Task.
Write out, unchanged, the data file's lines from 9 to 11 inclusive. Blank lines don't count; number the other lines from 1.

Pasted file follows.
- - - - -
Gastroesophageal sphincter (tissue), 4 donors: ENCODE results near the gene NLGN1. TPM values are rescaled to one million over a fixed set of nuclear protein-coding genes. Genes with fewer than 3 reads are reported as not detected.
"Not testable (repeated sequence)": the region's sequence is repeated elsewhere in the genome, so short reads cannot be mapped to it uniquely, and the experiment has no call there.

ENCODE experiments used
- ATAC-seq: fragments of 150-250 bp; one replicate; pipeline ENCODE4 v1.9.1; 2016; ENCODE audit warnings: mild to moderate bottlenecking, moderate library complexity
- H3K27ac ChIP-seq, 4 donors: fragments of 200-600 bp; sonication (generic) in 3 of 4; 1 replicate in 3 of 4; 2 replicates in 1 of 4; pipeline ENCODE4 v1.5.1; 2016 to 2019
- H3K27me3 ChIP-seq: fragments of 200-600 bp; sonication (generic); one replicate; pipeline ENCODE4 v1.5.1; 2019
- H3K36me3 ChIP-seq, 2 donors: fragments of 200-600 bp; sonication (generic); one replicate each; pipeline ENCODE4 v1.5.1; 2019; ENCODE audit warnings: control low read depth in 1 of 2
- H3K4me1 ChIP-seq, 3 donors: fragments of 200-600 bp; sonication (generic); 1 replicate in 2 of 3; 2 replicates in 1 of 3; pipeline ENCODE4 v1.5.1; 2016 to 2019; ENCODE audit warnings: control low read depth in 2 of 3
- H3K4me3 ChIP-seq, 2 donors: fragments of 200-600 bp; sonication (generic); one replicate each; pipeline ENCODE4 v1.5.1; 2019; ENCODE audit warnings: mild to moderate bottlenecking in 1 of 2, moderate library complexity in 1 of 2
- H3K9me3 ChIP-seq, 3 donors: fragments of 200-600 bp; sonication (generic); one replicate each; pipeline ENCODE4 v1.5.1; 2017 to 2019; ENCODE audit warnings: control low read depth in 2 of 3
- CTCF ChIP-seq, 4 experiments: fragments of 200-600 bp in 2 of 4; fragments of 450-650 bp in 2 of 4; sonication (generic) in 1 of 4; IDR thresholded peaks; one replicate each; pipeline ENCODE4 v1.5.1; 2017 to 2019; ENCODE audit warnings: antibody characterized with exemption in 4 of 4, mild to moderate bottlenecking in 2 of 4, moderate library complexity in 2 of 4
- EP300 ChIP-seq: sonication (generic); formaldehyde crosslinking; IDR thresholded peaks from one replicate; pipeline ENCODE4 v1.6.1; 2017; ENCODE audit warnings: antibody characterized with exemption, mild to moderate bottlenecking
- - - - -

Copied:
- H3K4me3 ChIP-seq, 2 donors: fragments of 200-600 bp; sonication (generic); one replicate each; pipeline ENCODE4 v1.5.1; 2019; ENCODE audit warnings: mild to moderate bottlenecking in 1 of 2, moderate library complexity in 1 of 2
- H3K9me3 ChIP-seq, 3 donors: fragments of 200-600 bp; sonication (generic); one replicate each; pipeline ENCODE4 v1.5.1; 2017 to 2019; ENCODE audit warnings: control low read depth in 2 of 3
- CTCF ChIP-seq, 4 experiments: fragments of 200-600 bp in 2 of 4; fragments of 450-650 bp in 2 of 4; sonication (generic) in 1 of 4; IDR thresholded peaks; one replicate each; pipeline ENCODE4 v1.5.1; 2017 to 2019; ENCODE audit warnings: antibody characterized with exemption in 4 of 4, mild to moderate bottlenecking in 2 of 4, moderate library complexity in 2 of 4